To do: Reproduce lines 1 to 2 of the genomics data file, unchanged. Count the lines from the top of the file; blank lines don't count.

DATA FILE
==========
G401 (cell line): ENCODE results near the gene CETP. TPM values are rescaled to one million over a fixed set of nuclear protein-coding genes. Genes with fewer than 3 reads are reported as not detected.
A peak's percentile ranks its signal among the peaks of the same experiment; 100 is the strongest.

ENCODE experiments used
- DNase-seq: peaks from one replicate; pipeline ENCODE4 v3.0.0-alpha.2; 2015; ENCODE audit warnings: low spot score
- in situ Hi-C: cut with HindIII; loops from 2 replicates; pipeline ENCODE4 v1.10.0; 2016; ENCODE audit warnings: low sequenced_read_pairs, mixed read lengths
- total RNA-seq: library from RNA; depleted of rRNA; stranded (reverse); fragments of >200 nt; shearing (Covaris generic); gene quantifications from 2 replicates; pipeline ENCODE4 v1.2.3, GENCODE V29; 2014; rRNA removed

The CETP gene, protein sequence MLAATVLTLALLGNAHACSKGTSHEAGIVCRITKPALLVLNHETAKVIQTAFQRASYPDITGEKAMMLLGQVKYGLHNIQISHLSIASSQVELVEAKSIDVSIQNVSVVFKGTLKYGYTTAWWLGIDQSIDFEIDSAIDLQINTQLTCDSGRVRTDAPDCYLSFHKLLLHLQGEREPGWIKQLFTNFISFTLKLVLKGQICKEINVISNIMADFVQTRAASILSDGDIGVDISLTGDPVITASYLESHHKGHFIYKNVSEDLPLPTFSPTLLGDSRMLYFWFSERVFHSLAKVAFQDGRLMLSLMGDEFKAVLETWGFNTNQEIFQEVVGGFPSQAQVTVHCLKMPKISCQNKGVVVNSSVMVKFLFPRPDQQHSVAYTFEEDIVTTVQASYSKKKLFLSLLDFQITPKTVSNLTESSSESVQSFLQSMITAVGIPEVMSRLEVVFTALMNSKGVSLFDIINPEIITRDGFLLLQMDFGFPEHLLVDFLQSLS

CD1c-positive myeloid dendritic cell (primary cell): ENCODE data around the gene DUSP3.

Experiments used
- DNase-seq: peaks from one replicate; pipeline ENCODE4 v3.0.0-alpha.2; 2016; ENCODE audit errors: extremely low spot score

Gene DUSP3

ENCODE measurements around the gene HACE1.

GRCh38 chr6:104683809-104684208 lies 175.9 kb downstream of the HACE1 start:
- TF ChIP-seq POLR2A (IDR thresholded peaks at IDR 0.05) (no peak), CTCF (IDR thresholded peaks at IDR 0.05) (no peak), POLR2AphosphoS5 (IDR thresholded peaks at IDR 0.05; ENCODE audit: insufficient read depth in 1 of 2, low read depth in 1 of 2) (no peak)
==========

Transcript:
G401 (cell line): ENCODE results near the gene CETP. TPM values are rescaled to one million over a fixed set of nuclear protein-coding genes. Genes with fewer than 3 reads are reported as not detected.
A peak's percentile ranks its signal among the peaks of the same experiment; 100 is the strongest.